How can I copy a file from one folder to another folder within a container in Docker?


In this article, we are going to discuss “How to transfer files as well as directories from the host operating system to the Docker container environment.” The need for all these commands is that many times developer has to provide various types of files to the Docker container, these files are configuration files, security and authentication files, application files, and many more. So, this is a very simple and important task that needs to be performed while creating or after the creation of the Docker container on the Docker daemon. Some commands are also going to be used while creating a Docker image and further creating the Docker container from that image.

Types of Commands

There are two types of commands that can be used on the Docker container to transfer files, one is from the terminal or CLI ( Command Line Interface) and the other is while creating a Dockerfile. We also have some scope of the Docker compose to transfer files to the Docker container.

Using Terminal Commands

For these commands to get implemented on your system, the Docker daemon must be in running status because these commands are the base commands of the Docker client application.

host to container and container to host.

Command 1: Docker cp

First of all, we need to create a test Docker container, here we have used the busybox Docker image. Use this command to create the container in interactive and detached modes.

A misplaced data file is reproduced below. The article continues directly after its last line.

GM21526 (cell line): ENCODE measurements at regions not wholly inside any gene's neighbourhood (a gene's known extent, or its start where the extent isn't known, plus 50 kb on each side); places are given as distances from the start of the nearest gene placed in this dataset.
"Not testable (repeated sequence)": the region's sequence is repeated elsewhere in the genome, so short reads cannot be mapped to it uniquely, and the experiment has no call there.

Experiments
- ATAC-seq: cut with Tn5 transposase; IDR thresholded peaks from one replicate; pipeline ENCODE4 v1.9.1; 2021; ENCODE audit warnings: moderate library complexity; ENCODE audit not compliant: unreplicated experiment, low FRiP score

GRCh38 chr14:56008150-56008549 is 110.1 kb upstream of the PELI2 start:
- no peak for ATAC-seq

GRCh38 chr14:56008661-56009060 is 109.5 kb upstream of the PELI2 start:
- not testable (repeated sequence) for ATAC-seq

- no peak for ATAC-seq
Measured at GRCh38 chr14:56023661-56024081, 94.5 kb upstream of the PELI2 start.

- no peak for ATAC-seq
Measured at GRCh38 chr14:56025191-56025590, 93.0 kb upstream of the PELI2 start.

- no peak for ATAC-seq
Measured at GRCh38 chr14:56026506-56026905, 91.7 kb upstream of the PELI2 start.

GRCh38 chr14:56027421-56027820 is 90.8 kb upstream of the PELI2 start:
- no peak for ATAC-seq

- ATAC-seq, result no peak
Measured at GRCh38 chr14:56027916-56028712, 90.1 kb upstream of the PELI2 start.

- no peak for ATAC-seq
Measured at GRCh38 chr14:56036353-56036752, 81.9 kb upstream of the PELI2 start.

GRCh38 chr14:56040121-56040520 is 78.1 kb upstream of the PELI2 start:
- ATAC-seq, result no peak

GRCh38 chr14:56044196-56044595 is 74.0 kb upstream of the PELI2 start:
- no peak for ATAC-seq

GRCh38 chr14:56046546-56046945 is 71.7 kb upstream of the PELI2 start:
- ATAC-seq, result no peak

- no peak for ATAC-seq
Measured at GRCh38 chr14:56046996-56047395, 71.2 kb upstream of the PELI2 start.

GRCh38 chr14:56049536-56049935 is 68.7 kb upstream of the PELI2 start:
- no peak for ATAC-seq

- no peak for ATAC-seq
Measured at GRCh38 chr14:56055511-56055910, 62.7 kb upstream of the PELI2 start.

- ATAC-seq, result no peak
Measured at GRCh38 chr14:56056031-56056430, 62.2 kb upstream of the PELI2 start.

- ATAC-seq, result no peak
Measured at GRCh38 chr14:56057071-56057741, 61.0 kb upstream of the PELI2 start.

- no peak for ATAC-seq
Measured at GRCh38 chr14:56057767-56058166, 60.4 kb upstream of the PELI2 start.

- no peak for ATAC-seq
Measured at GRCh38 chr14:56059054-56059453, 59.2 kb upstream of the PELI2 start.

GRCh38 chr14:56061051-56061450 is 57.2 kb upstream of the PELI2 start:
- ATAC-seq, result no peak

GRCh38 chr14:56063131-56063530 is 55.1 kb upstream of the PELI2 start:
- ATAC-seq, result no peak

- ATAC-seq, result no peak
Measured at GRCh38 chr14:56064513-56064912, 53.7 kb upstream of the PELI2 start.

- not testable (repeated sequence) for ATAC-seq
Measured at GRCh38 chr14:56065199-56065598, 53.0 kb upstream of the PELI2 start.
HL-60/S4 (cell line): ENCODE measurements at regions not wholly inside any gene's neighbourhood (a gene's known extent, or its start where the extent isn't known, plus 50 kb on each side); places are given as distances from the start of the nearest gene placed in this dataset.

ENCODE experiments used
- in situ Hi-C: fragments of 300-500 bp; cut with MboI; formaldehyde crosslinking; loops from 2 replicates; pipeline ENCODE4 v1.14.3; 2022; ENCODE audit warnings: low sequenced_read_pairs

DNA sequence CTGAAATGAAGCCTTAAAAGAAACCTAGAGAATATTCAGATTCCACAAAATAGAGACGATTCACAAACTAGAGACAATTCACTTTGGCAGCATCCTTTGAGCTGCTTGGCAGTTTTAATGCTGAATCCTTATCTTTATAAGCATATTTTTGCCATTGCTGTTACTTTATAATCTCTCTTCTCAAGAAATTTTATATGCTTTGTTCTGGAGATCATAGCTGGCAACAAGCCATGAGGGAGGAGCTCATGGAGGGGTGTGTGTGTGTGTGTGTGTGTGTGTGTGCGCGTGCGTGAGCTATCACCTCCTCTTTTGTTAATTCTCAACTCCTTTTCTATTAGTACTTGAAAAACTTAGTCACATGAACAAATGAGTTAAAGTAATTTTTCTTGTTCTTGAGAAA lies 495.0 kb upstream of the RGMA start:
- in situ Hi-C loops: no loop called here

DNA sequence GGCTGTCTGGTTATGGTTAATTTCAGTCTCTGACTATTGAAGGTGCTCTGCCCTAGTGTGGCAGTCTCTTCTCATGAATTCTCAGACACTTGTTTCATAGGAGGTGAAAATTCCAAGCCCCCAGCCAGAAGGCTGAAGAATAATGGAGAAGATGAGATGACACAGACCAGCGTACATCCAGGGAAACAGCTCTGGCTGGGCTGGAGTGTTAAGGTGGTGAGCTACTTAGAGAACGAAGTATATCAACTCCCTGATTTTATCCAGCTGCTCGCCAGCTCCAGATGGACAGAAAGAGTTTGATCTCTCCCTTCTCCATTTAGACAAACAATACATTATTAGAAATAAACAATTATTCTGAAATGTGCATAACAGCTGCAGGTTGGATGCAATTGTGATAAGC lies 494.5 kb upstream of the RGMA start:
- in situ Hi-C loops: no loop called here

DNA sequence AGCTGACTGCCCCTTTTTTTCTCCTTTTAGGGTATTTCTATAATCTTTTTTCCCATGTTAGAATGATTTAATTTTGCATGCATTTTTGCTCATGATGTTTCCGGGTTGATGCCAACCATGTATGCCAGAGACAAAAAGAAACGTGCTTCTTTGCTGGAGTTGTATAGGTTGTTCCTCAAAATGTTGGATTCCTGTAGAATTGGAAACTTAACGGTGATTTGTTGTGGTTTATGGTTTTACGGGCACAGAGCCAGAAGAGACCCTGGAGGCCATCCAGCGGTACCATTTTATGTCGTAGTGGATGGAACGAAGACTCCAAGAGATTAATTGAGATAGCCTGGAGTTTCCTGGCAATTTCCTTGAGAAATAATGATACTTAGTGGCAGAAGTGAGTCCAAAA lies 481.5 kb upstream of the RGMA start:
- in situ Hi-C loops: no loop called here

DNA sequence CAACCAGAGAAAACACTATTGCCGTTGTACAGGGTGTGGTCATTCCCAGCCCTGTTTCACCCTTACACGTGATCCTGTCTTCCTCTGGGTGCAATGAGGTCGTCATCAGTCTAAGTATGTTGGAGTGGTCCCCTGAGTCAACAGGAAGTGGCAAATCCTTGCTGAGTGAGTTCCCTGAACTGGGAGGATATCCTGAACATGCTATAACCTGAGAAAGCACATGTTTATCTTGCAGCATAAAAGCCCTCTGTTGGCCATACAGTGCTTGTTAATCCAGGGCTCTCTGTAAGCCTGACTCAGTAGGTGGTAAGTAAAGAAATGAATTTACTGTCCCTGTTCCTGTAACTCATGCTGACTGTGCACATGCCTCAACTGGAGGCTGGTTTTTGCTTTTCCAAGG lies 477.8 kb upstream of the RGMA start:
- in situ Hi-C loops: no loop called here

$docker run -itd --name cont1 busybox



Now the container has been created.

Variation 1 HOST to Container

Suppose we want to transfer a text file to the container that is from HOST to Docker Container.

$nano test.txt


This is a text file that has to be transferred to the Docker container.

Now use the below command to copy this to the “cont1” busybox container.

General syntax of the command: $docker cp [source_path] [container:destination_path]

$docker cp /home/hemant/test.txt cont1:/

Now cross-check if the file was copied to the container. First, get inside the container and then check for the file.

$docker exec -it cont1 sh


Print the file on the terminal.

/#cat test.txt


This is a text file that has to be transferred to the Docker container.


Hence the file was copied successfully. Instead of using the Docker container’s name, we can also use the container ID to copy the file.

$docker ps


21e7886419a1 busybox "sh" 10 hours ago Up 14 minutes cont1


$docker cp /home/hemant/test.txt 21e7886419a1:/

Variation 2: Container to HOST

To copy files from the container to the host, reverse the [source_path] and [destination_path] used in the above example.

Get inside the container and create a file “test2.txt” and transfer this to HOST.

$docker exec -it cont1 sh


/# vi test2.txt



Now exit from the container and return to the HOST terminal and execute the below command to get that “test2.txt” file on the HOST machine.

$docker cp cont1:/test.txt .

Check the file

$cat test2.txt



Hence the copy was successful.

Variation 3: Docker container cp

The command “docker cp” can also be used as “docker container cp”, below we have implemented the same. Nothing needed to be changed, all steps are similar.

$docker container cp cont1:/test2.txt .

Command 2: Docker Volumes

Another and the most used way to get a copy of files from the container. This also helps to create persistent data for the container. List all the docker volumes that exist on the system.

$docker volume ls